13.3” – 15” Ultraportable devices
From the table above, you might’ve gotten a hint about the display size that might suit you. It isn’t over yet. There are a number of display types around. What’s the best one for you? Let’s see. The most commonly seen displays in the case of laptops are the TN and IPS displays.

TN Displays

TN panels are the cheapest type of displays among the bunch.

They are mostly used in entry-level laptops and budget laptops available in the market. This type of display contains twisted nematic liquid crystals sandwiched between two polarized glasses. These displays exhibit below par colour reproduction and viewing angles

IPS Displays

IPS displays offer wide viewing angles, thanks to the In-Plane Switching behaviour of the liquid crystals used.

IPS displays are found on both budget as well as premium laptops. They have superior image quality, colour output and contrast to give a better experience.
IPS Panel TN Panel
Viewing angles great poor
Colour reproduction excellent poor
Response time fast fast
Contrast good decent
Refresh rate good excellent

We can conclude that the IPS panels offer wide viewing angles as well as colour reproduction when compared with the TN panels.

The refresh rates are great in TN panels but with the advancement of technologies in the industry, there are a number of laptops priced under Rs. 50,000 that feature great IPS panels with refresh rates similar to that of the TN panels. The HP Envy 13-ad079TU is one such laptop that comes with a price tag of Rs.49,990


The resolution, in layman terms, is the number of pixels or dots that a panel is capable of displaying.

The displays these days commonly comes in various resolutions such as : 1. HD ready ( 1366*768 Pixels ) 2. Full HD ( 1920* 1080 Pixels ) 3. 4K ( 3840*2160 Pixels ) In reality, more the number of pixels doesn’t necessarily mean that the clarity of the panel will be higher. It is the pixel per inch ( ppi ) measure that determines the clarity. Most of the entry level budget laptops priced under Rs.20,000 comes with an HD display. Don’t be fooled by the tag though. A display with 1920 x 1080 pixels will always be referred to as a full HD panel and not as an HD panel.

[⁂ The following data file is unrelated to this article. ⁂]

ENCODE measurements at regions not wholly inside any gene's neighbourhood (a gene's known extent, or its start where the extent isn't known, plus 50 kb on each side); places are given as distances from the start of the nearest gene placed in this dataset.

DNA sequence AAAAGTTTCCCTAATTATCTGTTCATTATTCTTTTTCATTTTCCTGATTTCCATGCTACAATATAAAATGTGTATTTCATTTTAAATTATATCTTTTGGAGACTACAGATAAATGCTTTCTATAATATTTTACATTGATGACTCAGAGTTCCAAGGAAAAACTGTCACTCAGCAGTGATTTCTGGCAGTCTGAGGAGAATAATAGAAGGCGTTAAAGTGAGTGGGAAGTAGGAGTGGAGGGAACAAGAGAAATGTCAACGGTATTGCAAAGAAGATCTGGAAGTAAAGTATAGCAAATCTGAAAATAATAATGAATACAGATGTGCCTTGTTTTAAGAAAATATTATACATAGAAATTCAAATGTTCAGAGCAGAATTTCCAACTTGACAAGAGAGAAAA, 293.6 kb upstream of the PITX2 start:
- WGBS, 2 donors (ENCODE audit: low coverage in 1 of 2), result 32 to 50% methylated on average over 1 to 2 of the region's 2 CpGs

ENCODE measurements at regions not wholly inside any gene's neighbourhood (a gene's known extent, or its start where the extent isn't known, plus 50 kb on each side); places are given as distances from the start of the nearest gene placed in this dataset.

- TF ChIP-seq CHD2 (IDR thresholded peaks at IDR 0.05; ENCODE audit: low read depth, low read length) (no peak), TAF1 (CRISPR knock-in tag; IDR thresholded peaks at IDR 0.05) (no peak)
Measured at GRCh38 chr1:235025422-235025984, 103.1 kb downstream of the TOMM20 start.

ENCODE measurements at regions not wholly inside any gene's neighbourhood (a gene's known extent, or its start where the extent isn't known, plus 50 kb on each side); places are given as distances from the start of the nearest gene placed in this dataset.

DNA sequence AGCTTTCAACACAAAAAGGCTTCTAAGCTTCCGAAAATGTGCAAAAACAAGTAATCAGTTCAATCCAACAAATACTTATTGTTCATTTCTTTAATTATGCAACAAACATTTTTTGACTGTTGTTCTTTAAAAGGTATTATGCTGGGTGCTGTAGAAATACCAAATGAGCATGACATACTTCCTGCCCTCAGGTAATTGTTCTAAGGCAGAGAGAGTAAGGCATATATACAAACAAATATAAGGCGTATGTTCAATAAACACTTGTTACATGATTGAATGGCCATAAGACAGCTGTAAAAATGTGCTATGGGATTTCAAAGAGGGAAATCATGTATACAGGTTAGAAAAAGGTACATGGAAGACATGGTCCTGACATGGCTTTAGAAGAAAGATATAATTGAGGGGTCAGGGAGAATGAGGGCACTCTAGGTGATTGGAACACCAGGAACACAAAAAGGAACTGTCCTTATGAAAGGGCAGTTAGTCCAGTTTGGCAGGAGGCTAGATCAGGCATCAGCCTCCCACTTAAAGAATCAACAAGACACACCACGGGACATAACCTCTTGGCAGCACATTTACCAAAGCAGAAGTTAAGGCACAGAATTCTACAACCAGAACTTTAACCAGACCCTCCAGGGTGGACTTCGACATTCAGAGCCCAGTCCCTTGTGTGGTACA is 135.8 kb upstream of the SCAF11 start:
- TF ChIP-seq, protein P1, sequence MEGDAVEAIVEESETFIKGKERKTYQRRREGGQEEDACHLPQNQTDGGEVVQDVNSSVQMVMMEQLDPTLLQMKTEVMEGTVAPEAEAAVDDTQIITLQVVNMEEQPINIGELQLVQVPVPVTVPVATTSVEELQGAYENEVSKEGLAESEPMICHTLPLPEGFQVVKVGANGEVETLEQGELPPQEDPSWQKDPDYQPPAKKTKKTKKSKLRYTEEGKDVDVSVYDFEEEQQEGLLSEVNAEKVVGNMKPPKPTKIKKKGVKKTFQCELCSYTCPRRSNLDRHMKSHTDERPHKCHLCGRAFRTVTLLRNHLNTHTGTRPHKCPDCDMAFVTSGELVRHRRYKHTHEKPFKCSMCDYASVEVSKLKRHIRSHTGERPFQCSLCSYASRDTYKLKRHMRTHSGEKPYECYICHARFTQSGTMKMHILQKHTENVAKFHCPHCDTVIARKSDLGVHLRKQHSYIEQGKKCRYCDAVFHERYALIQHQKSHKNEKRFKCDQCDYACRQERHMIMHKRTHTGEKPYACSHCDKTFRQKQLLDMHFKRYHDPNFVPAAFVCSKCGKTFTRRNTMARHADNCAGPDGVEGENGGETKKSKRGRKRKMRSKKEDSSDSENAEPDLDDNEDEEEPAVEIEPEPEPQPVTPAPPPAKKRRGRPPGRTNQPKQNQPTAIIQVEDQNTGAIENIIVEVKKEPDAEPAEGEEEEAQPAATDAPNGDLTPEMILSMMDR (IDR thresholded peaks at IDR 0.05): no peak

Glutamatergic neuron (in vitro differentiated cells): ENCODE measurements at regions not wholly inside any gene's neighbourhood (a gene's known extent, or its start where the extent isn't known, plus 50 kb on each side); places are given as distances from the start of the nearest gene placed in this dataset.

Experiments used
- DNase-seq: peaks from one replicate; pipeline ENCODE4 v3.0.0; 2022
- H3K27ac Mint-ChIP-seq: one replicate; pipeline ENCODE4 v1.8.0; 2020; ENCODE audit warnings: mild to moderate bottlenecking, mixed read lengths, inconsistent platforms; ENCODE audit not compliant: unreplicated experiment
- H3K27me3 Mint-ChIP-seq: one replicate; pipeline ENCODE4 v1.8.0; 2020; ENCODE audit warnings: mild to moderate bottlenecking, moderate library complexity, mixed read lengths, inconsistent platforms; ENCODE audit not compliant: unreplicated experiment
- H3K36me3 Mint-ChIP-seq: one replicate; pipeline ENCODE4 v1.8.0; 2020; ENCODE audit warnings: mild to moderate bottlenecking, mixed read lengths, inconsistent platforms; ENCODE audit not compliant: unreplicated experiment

Anti Glare Coating

Displays are often very reflective. They bounce of much of the light that hits the surface.

This makes viewing them under a bright light source a stressful experience. If you’re using your laptop inside a building, this won’t matter much as the light source can be controlled. If you’re the one frequenting outdoors using your laptop on the go, having an anti-glare display will definitely help. Anti-glare panels reflect much lesser light and reduce the stress on your eyes significantly.


Summarizing this entire post, we now know that the display is not just about its size or its resolution, but much more.

Even at this point, remember that the specs on paper won’t always convert to the real life performance. Two displays with same specifications from two different manufacturers might show a significant difference in quality and colour reproduction. Walking into a physical store and checking out in person is the only reliable method to zero in on the best display you can get with the money in hand.